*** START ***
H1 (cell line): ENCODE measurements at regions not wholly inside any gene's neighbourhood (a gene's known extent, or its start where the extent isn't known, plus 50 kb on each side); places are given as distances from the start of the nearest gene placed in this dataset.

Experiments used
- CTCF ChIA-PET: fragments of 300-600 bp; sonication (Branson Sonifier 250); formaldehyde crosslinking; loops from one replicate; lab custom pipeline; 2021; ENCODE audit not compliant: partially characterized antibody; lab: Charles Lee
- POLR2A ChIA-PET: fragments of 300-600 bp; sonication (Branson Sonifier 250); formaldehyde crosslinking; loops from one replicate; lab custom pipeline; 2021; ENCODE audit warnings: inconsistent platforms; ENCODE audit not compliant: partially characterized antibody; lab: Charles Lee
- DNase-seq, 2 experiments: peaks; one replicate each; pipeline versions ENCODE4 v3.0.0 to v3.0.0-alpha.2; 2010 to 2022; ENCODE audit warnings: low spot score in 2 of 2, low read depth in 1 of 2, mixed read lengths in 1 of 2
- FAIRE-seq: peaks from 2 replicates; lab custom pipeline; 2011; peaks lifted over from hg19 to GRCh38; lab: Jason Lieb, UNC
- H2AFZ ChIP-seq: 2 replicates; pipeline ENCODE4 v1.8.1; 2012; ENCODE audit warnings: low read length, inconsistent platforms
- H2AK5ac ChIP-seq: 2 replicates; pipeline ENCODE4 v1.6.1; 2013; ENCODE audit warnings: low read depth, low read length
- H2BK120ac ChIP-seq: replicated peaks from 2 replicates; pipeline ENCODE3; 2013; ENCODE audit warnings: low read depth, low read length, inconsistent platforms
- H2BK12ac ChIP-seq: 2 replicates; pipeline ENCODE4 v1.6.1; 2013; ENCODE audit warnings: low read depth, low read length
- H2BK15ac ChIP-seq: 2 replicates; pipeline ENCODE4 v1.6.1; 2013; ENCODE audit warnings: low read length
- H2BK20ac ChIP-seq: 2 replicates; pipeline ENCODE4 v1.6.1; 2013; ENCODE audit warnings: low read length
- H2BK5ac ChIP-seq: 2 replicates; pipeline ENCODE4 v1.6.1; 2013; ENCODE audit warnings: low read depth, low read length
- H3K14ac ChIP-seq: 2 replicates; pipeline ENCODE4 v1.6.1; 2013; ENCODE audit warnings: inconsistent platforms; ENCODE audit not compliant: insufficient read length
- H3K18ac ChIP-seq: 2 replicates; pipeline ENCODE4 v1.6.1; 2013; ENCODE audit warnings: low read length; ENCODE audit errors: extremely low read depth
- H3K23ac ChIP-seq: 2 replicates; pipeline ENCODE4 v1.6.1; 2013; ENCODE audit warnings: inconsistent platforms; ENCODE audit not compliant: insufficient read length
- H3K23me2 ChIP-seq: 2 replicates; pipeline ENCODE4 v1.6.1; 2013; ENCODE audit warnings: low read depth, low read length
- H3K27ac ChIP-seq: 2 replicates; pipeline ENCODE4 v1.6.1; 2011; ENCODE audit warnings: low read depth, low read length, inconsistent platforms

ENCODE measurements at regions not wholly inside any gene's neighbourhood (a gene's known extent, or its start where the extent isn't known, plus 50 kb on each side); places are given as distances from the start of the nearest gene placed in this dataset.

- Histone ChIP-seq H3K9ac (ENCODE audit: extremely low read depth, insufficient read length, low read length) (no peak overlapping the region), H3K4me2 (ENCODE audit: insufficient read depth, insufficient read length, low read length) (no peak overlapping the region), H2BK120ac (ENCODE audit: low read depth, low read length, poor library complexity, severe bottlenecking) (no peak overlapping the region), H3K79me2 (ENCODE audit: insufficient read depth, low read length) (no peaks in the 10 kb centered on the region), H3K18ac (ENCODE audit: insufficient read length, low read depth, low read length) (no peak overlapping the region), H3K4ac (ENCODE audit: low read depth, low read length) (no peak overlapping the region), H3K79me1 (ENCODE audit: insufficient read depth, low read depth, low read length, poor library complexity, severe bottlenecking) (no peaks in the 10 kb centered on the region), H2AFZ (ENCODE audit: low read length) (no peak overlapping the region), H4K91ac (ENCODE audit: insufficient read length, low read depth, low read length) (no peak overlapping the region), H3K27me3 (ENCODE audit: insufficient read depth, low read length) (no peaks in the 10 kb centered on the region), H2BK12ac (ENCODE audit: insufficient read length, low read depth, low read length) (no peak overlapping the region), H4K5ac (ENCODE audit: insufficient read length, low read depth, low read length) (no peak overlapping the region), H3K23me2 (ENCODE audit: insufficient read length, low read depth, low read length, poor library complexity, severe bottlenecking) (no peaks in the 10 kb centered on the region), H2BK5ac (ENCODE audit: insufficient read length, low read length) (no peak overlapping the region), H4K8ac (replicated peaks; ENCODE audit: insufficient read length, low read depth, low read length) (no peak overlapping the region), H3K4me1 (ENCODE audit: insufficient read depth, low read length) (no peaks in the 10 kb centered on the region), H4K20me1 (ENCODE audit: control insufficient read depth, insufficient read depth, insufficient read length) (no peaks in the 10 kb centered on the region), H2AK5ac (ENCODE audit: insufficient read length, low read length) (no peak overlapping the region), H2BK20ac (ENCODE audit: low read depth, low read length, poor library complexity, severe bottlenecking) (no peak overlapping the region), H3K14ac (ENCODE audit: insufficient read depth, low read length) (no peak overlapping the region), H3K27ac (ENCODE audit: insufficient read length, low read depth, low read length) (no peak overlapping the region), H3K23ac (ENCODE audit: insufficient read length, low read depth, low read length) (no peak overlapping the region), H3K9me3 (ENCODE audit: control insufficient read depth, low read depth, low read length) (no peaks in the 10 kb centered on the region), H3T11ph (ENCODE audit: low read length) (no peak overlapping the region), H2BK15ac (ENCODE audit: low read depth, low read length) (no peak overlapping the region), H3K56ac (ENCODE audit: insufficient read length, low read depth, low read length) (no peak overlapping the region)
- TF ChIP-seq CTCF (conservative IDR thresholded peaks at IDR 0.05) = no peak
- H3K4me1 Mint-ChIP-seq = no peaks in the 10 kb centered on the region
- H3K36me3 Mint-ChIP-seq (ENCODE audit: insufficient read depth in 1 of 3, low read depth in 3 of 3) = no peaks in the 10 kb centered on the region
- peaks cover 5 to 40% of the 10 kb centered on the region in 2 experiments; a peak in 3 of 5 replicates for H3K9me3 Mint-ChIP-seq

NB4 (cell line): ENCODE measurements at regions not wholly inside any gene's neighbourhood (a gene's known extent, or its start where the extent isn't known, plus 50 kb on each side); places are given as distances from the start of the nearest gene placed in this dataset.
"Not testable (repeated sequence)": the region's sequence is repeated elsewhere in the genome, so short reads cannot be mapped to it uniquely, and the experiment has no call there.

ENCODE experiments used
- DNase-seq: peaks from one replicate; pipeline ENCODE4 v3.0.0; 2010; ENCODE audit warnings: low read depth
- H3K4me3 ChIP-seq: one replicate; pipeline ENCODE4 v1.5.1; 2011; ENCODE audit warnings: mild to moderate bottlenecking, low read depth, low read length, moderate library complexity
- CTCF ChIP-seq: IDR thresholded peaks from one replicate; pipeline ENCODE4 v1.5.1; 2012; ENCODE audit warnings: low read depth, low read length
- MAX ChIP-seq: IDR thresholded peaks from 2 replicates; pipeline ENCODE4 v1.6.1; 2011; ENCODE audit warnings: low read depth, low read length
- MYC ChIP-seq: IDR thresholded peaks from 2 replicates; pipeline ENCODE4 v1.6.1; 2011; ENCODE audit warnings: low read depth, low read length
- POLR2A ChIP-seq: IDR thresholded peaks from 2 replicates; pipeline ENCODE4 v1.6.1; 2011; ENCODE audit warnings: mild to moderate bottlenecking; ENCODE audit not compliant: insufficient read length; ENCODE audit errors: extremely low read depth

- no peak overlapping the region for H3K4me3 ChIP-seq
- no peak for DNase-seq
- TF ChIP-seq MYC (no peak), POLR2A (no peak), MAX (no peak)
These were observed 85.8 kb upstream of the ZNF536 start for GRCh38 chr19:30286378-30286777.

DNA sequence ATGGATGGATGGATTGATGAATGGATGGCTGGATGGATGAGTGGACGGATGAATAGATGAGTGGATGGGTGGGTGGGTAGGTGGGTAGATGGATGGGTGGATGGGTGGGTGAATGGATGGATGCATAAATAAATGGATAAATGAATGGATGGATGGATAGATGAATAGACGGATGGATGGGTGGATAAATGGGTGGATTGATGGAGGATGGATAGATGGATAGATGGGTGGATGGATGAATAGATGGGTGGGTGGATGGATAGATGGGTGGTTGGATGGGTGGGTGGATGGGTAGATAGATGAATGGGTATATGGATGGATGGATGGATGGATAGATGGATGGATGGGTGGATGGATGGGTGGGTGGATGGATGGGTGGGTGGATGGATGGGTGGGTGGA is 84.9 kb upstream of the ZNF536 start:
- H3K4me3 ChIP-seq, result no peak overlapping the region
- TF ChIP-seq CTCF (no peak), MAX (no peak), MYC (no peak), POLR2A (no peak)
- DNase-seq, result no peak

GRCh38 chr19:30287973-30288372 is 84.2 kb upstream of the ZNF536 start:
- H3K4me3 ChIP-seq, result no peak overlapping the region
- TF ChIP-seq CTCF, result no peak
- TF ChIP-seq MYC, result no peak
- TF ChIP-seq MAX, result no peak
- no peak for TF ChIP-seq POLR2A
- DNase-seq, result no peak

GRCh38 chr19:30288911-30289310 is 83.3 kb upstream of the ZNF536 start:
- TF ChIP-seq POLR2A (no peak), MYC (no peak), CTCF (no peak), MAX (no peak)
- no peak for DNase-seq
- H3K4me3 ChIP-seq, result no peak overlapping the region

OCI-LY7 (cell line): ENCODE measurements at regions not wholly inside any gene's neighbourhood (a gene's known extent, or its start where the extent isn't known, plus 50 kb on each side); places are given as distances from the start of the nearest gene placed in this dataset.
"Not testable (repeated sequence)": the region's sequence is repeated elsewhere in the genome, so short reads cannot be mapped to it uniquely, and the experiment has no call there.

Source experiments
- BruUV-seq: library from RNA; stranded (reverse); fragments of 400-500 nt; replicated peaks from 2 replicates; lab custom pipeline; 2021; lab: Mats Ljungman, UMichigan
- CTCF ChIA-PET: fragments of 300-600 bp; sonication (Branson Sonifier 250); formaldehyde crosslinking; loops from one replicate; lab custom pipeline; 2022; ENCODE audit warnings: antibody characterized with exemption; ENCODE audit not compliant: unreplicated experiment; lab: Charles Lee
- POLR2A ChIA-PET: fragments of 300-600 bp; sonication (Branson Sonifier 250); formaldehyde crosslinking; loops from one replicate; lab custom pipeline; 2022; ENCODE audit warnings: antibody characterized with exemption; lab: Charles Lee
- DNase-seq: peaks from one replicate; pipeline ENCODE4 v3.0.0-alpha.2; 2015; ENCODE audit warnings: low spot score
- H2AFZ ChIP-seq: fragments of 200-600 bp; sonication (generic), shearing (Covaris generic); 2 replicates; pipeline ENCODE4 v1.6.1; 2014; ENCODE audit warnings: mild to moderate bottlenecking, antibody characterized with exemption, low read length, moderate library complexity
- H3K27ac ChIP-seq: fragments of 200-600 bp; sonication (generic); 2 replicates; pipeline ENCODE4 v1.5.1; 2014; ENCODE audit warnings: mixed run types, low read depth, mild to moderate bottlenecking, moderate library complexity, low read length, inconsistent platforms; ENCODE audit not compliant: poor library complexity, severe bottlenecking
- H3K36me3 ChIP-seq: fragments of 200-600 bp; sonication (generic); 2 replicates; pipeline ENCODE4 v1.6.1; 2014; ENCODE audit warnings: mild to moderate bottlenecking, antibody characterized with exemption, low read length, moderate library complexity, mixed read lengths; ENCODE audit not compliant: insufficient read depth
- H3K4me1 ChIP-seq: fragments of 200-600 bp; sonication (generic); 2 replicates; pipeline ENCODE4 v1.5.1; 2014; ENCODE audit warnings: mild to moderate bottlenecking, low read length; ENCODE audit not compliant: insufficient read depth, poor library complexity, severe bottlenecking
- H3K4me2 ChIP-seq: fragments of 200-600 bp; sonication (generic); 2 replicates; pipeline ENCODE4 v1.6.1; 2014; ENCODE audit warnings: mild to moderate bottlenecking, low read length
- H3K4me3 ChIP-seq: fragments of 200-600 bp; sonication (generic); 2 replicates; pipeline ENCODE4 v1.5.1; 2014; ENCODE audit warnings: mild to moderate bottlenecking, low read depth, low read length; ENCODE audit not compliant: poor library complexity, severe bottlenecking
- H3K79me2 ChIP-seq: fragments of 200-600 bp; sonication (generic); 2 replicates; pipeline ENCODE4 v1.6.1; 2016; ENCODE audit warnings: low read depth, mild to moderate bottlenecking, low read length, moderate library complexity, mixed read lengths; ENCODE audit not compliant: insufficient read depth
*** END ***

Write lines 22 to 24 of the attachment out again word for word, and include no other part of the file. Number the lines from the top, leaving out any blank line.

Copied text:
- H3K4me1 Mint-ChIP-seq = no peaks in the 10 kb centered on the region
- H3K36me3 Mint-ChIP-seq (ENCODE audit: insufficient read depth in 1 of 3, low read depth in 3 of 3) = no peaks in the 10 kb centered on the region
- peaks cover 5 to 40% of the 10 kb centered on the region in 2 experiments; a peak in 3 of 5 replicates for H3K9me3 Mint-ChIP-seq